It’s worth noting that the iPhone generates nearly two-thirds of Apple’s overall sales, so while other Apple products are still generating income, is it enough to support Apple on the whole?


So, what can we learn?

Firstly, knowing and understanding your customer in every sense, including their all-important price sensitivities is key. Mistakes in managing their own cost base, and passing these premiums on, has also contributed to the steep drop in profits across Apple as a business.


So do you know your customer's price threshold?

For sales reps, the qualification is often the most important aspect of the sales cycle. Really getting to grips with your client's needs and wants are fundamental to a successful process.

If you have to sell at a premium, then having the right justifications are a key part of your sales strategy. You need the innovations, the services, the marketing, and the caliber sales pitch to go with it.


Are you providing a true added value customer experience?

Apple is famously driven by customer experience. From their mould-breaking 'chapel of apple' stores, showcasing an exciting range of glorious products, (with which interaction is actively encouraged), to the  'genius' bar, and the 'techie cool' and insightful customer team, all these things have added to the customer experience. Phone their customer service line, and unlike the usual low bar we are used to these days, you will find it's answered swiftly by knowledgeable people who clearly have pride in what they do, and the business they work for.

So, take a leaf out of Apple's guide here. Leverage every opportunity you can to create differentiated and meaningful customer touch points. It will lock in your customers, and protect your price premiums.


Are you innovating and cross-selling?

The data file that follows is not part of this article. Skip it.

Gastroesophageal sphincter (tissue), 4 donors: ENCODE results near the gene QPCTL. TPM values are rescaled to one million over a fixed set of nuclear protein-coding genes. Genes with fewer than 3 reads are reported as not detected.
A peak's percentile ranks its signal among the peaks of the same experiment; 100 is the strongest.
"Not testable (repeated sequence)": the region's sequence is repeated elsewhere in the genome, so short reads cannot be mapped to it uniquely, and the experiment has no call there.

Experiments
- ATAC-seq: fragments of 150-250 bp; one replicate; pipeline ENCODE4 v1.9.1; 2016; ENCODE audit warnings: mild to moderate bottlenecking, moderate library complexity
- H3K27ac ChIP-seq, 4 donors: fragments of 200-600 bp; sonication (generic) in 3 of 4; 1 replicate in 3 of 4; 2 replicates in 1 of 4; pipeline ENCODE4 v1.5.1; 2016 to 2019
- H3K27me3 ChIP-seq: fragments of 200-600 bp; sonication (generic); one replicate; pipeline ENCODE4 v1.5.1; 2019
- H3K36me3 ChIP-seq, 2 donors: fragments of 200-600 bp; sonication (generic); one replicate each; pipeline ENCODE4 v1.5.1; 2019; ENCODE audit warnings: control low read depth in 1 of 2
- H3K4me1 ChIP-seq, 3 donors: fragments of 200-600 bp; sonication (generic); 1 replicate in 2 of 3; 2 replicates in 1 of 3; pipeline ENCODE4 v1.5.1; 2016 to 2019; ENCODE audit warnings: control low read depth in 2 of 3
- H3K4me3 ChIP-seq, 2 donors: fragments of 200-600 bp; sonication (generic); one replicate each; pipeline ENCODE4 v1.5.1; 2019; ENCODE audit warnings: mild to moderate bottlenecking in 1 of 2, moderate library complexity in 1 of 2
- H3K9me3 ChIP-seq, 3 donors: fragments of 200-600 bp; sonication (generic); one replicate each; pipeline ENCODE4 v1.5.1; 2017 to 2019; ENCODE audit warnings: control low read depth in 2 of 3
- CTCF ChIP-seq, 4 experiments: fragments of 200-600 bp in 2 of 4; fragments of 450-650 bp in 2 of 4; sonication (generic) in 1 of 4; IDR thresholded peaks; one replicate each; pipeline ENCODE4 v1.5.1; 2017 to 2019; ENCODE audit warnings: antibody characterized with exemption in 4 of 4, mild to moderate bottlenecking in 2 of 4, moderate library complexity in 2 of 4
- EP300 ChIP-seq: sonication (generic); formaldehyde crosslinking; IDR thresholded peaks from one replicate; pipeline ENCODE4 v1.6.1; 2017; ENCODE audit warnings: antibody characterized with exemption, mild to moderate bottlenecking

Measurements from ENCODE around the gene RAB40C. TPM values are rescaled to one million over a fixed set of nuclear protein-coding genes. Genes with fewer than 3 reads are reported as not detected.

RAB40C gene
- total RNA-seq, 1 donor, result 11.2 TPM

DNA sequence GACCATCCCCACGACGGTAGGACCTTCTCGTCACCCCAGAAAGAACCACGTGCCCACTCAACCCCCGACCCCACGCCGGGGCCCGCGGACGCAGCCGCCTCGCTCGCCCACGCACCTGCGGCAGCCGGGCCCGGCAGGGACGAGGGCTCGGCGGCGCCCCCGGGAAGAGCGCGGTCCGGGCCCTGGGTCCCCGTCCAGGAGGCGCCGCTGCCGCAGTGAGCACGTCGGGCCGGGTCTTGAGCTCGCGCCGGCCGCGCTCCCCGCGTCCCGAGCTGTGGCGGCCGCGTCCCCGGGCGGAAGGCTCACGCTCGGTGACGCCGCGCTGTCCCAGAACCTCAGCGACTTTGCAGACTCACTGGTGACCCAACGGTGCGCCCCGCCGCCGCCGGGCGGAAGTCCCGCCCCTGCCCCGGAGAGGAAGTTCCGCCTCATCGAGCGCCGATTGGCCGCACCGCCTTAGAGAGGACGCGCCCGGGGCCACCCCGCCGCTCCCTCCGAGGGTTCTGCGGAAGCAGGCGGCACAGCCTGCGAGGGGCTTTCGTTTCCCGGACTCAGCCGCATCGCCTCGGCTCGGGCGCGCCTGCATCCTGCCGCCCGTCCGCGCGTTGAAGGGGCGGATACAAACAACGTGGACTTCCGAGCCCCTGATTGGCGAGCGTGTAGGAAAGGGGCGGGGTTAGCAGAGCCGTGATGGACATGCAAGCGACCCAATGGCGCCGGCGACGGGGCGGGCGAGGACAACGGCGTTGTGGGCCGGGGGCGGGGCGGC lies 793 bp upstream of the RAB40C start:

Apple’s genius has been its stream of profit-making innovative services.

From Apple Pay to Apple Music, to Apple TV, they are experts in building and monetizing a wide service offering. In fact, according to a number of tech magazines, Apple is continuing to invest in these alternative streams with rumors rife that they’re investing heavily in a gaming service. These additional revenues help protect the business from downturns in sales in any one area - like the iPhone.

This merits of this kind of diversification strategy are applicable to so many businesses. To future proof your business, it's important you explore and leverage any additional revenue streams. Are there any other areas that you can monetize or upsell on?


So, where does this leave one of the worlds most successful companies? The first thing to bear in mind is that while Apple’s iPhone sales are declining, they still generated an impressive $265.6 BN in revenue in 2018, with an array of extraordinary assets under their belt.


To quote Jeff Kagen who, in a recent article for Computer World, shared his thoughts on the future of Apple. ‘Users will remain satisfied. The investor, however, may be a different story’.